“Teachers often find the best success when they have supportive administrators who provide encouragement, inspiration, and opportunities to align on school goals,” said Charles Best, founder, DonorsChoose.org. “We’re excited to collaborate with NASSP to help public school educators make the most of DonorsChoose.org for their school communities.”

DonorsChoose.org will also provide direct support to the schools led by the NASSP 2018 State Principals of the Year, and schools with National Honor Society or National Student Council affiliations.

About DonorsChoose.org

DonorsChoose.org is the leading platform for giving to public schools. Teachers across America use the site to create projects requesting resources their students need, and donors give to the projects that inspire them. Since its founding by a Bronx teacher in 2000, more than 3 million people and partners have given $750 million to projects reaching 30 million students. Unique among education funding platforms, the DonorsChoose.org team vets each project request and ships resources directly to the school. Every donor receives photos of their project in action, thank-yous from the classroom, and a cost report showing how every dollar was spent. DonorsChoose.org was the first charity to make the top 10 on Fast Company’s list of the Most Innovative Companies in the World. Visit www.donorschoose.org to learn more.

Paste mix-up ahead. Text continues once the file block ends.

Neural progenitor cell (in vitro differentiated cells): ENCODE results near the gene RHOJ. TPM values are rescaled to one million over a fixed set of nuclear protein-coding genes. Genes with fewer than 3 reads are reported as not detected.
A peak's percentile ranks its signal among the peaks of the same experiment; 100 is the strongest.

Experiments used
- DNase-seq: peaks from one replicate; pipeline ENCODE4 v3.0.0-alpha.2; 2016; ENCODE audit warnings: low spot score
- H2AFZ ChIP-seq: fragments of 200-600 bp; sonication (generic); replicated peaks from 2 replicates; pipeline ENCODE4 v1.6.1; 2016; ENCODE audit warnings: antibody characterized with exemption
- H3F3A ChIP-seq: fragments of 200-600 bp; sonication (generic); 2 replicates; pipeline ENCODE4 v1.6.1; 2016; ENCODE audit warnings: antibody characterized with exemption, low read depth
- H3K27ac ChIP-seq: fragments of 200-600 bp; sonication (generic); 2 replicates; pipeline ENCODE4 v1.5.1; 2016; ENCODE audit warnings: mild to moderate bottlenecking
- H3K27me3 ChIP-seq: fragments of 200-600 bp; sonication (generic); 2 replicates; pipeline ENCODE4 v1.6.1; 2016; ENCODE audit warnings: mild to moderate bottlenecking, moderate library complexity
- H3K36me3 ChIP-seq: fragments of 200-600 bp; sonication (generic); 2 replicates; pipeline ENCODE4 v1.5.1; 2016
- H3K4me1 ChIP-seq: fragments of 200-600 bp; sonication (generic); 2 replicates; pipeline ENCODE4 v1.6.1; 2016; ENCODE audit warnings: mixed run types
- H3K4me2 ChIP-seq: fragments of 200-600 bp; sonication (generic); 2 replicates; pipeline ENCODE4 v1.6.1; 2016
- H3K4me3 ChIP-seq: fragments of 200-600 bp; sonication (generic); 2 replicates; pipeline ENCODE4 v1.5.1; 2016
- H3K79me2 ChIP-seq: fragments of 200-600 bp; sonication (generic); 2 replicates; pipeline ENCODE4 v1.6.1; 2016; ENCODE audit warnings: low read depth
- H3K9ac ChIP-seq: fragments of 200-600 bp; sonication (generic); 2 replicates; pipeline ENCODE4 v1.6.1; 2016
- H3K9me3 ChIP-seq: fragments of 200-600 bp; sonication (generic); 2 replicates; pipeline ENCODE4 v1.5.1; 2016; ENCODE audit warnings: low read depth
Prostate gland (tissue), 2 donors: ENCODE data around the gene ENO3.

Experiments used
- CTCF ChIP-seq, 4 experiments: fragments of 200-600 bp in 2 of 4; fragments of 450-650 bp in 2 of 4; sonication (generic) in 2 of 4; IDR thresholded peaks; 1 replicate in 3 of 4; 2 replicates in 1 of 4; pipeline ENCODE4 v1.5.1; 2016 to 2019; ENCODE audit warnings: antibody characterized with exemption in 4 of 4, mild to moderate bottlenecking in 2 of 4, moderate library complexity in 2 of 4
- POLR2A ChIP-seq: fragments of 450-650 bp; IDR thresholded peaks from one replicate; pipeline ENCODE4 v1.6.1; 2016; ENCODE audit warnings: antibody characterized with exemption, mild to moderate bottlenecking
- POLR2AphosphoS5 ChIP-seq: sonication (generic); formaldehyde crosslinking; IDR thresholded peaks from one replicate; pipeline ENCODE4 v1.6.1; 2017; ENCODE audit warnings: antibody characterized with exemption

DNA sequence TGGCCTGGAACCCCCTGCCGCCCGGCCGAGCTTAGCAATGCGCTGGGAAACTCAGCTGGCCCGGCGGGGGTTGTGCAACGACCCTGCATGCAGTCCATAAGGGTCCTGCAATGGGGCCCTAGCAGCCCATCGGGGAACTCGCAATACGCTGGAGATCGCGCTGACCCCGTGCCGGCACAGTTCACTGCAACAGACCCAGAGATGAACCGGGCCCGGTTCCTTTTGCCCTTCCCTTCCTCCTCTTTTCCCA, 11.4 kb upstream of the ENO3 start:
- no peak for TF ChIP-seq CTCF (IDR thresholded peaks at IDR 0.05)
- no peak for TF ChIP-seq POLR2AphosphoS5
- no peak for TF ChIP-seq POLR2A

About NASSP

The National Association of Secondary School Principals (NASSP) is the leading organization of and voice for middle level and high school principals, assistant principals, and school leaders from across the United States. The association connects and engages school leaders through advocacy, research, education, and student programs. NASSP advocates on behalf of all school leaders to ensure the success of each student and strengthens school leadership practices through the design and delivery of high-quality professional learning experiences. Reflecting its long-standing commitment to student leadership development, NASSP administers the National Honor SocietyNational Junior Honor SocietyNational Elementary Honor Society, and National Student Council.

Washington College Increases First-in-the-Nation Automatic Scholarship for National Honor Society Students to $18K Annually

Chestertown, MD – College just became more affordable for National Honor Society (NHS) graduates enrolling at Washington College. The liberal arts college in Chestertown, Maryland, which is the only institution of higher education in the country that offers an automatic scholarship to NHS students, announced an increase in its scholarship award from $15,000, to $18,000 annually.

The increase reflects Washington College’s ongoing commitment to make higher education accessible to all students, especially those who demonstrate promise as tomorrow’s leaders. To qualify, students must be NHS members at the time of admission to the College. The scholarship is awarded for up to four years, contingent on the student maintaining a 3.0 GPA.

“We are so proud to offer this opportunity to National Honor Society students,” said Lorna J. Hunter, WC’s Vice President for Enrollment Management. “These scholars are poised to build a strong campus community and use their experience here as a platform for lasting service and leadership. They are extremely deserving of our support, and we are honored to welcome them to our campus.”